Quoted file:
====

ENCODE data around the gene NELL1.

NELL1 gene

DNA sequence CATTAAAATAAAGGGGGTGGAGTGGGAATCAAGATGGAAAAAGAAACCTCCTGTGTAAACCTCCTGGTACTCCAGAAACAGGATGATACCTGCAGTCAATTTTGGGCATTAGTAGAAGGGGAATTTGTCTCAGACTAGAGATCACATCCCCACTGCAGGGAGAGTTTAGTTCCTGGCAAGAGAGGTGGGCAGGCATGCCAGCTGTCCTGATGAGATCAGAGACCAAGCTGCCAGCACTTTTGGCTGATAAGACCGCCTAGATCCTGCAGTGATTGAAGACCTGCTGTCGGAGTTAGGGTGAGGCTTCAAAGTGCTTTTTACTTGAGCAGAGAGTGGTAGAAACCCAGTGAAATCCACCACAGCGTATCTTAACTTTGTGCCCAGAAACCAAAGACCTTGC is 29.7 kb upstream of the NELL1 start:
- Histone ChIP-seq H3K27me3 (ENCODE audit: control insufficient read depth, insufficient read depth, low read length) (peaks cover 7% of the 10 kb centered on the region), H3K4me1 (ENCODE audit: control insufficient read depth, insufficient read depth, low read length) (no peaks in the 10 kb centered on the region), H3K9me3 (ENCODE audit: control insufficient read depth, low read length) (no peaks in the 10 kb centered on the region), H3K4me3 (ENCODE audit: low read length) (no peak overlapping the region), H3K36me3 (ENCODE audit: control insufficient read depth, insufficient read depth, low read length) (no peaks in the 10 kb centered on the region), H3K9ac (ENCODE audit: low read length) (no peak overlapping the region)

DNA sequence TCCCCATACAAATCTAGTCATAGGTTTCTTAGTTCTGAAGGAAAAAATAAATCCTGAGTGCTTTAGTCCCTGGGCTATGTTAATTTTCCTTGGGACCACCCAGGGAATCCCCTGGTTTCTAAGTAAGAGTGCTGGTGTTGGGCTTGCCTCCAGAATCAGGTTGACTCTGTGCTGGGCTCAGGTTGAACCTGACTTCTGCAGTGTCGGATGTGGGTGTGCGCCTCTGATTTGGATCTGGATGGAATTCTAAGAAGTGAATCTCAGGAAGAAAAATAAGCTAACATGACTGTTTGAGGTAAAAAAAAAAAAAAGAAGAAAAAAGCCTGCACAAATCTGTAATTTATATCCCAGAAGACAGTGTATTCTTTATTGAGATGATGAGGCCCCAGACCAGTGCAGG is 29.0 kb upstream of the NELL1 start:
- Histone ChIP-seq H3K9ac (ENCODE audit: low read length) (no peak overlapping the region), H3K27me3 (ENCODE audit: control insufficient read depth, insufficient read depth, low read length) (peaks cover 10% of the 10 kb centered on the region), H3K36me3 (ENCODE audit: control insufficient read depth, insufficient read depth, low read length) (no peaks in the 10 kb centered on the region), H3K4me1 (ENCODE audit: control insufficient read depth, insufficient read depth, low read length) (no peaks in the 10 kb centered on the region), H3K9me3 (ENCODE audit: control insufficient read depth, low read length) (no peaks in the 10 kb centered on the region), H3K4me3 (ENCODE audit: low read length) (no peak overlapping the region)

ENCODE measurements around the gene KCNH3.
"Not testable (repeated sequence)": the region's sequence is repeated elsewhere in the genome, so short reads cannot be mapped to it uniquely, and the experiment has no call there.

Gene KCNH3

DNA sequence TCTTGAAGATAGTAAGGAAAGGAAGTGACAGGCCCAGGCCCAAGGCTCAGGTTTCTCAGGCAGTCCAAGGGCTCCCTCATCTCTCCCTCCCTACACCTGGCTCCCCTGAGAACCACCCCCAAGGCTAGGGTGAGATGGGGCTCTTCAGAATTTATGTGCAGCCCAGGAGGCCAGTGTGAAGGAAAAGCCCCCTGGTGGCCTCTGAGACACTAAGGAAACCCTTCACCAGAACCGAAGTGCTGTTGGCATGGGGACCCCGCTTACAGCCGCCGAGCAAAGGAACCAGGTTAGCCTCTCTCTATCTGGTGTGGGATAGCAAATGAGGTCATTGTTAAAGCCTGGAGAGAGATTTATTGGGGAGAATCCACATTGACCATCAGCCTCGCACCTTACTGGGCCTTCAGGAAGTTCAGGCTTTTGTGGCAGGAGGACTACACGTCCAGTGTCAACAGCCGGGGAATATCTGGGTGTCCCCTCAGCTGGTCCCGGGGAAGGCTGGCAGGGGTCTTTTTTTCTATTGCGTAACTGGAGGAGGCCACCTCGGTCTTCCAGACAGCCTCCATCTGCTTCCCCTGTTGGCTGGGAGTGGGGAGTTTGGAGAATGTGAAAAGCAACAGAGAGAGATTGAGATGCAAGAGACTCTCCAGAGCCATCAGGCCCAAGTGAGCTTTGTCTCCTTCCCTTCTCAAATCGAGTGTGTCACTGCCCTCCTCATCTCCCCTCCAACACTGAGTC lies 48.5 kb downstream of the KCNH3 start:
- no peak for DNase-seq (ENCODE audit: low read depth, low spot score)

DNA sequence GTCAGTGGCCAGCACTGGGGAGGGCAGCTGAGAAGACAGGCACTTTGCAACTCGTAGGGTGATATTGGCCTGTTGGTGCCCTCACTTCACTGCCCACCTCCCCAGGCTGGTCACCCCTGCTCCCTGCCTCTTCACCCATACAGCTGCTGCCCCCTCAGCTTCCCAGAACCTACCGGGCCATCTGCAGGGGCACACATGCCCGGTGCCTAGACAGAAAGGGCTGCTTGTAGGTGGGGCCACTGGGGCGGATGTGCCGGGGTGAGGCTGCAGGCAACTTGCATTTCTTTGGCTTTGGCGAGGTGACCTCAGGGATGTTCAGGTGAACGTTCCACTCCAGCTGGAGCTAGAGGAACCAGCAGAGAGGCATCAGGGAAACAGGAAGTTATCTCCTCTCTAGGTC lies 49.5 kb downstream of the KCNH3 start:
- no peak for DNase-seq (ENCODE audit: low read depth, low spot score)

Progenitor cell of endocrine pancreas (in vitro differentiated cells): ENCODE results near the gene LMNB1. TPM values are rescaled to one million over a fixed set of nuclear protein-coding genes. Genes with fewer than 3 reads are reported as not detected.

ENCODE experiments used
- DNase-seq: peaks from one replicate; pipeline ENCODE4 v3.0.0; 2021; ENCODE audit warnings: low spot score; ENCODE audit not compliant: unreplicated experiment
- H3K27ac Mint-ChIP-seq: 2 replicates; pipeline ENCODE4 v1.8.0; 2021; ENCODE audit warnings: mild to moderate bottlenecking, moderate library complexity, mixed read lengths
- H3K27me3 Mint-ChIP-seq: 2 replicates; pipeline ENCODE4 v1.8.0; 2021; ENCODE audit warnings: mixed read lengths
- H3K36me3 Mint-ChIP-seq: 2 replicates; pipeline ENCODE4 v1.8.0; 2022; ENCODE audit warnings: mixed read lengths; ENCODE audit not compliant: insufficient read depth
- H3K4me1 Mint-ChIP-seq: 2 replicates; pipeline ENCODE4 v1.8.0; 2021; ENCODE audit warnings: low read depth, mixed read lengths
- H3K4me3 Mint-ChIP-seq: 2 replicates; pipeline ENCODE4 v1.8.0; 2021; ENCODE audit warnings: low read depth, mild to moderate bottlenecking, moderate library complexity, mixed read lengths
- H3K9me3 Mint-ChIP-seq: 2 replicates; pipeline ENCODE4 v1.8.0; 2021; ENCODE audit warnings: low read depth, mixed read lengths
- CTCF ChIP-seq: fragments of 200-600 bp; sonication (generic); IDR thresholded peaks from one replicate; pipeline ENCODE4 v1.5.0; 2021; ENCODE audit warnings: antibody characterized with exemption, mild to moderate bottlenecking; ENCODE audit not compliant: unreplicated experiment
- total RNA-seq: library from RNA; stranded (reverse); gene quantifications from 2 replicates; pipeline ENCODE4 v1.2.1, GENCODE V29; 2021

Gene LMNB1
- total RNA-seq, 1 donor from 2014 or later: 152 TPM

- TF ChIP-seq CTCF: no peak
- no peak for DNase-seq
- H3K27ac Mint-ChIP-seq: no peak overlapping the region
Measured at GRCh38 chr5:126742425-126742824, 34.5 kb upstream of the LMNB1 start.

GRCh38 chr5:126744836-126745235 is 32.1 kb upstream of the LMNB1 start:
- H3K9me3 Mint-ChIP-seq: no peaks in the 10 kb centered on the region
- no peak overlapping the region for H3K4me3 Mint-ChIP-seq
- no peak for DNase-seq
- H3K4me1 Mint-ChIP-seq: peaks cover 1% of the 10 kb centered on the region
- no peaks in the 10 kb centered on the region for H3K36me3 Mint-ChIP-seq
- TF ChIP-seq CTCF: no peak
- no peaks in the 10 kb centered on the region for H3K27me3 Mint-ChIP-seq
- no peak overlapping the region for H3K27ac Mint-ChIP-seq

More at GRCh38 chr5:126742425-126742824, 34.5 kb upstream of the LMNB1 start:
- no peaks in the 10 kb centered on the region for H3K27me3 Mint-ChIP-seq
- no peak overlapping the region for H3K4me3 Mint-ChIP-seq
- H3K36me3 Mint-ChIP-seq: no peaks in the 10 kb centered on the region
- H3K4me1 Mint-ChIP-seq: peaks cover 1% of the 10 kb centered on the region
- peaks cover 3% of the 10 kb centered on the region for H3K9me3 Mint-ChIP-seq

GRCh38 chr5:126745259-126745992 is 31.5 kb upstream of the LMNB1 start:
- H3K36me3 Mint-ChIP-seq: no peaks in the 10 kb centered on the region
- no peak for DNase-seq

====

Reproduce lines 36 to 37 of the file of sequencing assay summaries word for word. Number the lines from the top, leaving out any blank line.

- no peaks in the 10 kb centered on the region for H3K36me3 Mint-ChIP-seq
- TF ChIP-seq CTCF: no peak